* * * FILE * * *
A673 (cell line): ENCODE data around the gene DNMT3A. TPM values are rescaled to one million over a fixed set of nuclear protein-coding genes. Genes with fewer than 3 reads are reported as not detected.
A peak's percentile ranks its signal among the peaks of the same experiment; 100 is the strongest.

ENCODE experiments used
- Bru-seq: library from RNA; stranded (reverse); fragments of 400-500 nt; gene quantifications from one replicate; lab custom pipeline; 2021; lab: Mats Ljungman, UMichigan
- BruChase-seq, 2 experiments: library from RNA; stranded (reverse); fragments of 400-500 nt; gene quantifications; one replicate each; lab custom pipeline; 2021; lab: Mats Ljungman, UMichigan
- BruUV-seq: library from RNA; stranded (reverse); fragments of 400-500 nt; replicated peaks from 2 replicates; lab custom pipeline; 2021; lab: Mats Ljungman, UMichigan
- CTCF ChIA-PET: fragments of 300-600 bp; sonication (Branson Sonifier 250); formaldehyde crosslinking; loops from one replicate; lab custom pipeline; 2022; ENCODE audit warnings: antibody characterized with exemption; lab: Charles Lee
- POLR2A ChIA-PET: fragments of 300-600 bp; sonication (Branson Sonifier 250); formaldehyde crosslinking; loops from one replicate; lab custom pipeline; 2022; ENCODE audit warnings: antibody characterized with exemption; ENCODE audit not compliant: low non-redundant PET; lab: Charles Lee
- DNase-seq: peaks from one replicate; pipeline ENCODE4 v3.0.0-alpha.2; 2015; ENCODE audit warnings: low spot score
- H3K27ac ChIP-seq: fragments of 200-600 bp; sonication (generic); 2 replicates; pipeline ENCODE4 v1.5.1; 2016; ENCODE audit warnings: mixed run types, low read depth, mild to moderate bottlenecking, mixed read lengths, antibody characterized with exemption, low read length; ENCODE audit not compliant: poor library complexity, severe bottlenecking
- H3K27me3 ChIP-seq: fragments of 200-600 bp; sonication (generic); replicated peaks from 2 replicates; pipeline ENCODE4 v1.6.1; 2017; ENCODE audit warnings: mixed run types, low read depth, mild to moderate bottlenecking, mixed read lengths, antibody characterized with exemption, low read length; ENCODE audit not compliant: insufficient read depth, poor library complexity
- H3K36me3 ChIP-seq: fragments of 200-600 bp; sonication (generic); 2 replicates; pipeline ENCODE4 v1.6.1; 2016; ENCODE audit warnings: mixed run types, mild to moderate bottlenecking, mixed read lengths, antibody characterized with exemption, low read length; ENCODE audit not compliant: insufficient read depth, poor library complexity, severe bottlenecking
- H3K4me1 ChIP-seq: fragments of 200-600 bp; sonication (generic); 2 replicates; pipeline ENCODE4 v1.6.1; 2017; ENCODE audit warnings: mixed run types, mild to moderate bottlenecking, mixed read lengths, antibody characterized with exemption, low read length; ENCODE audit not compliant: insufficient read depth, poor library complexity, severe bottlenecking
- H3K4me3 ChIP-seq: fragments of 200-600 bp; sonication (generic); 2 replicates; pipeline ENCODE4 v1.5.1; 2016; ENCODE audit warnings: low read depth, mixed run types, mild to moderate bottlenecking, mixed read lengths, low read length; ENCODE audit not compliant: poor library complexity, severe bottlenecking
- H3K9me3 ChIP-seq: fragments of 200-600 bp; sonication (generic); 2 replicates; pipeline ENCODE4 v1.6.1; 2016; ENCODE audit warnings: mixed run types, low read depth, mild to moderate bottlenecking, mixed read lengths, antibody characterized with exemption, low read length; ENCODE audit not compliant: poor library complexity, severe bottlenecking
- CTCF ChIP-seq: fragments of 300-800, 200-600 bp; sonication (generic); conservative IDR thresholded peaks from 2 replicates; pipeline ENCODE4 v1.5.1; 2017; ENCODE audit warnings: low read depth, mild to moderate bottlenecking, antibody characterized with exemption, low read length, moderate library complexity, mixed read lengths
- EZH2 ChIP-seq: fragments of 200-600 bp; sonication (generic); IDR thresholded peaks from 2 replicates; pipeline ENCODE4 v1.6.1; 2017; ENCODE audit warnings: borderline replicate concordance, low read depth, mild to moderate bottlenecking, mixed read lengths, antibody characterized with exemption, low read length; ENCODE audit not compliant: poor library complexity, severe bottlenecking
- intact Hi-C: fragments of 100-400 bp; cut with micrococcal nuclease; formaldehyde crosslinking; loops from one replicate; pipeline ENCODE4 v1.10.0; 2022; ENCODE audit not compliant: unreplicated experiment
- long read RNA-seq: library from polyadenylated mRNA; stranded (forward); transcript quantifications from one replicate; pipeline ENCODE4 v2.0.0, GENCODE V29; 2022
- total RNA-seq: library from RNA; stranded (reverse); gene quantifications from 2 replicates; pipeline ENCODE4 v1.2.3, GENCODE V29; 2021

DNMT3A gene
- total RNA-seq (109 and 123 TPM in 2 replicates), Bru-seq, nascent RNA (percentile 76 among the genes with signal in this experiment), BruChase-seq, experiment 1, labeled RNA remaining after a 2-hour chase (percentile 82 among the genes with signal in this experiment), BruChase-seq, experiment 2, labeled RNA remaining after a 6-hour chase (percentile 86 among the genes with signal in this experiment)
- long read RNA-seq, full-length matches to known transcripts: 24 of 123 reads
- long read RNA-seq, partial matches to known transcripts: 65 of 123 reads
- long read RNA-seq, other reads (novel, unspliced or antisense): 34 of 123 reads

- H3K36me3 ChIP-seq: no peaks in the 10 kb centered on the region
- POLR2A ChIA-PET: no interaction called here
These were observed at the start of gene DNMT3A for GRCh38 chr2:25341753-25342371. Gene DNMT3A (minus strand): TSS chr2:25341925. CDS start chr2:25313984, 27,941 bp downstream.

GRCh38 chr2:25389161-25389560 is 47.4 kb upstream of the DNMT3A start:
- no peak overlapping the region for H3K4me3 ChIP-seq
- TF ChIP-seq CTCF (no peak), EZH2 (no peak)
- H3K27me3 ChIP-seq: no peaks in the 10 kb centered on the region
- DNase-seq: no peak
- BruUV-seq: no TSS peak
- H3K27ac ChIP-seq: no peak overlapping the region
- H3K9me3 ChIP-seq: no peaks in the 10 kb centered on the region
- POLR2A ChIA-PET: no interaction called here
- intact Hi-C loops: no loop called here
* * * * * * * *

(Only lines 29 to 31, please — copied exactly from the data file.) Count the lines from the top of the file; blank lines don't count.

GRCh38 chr2:25389161-25389560 is 47.4 kb upstream of the DNMT3A start:
- no peak overlapping the region for H3K4me3 ChIP-seq
- TF ChIP-seq CTCF (no peak), EZH2 (no peak)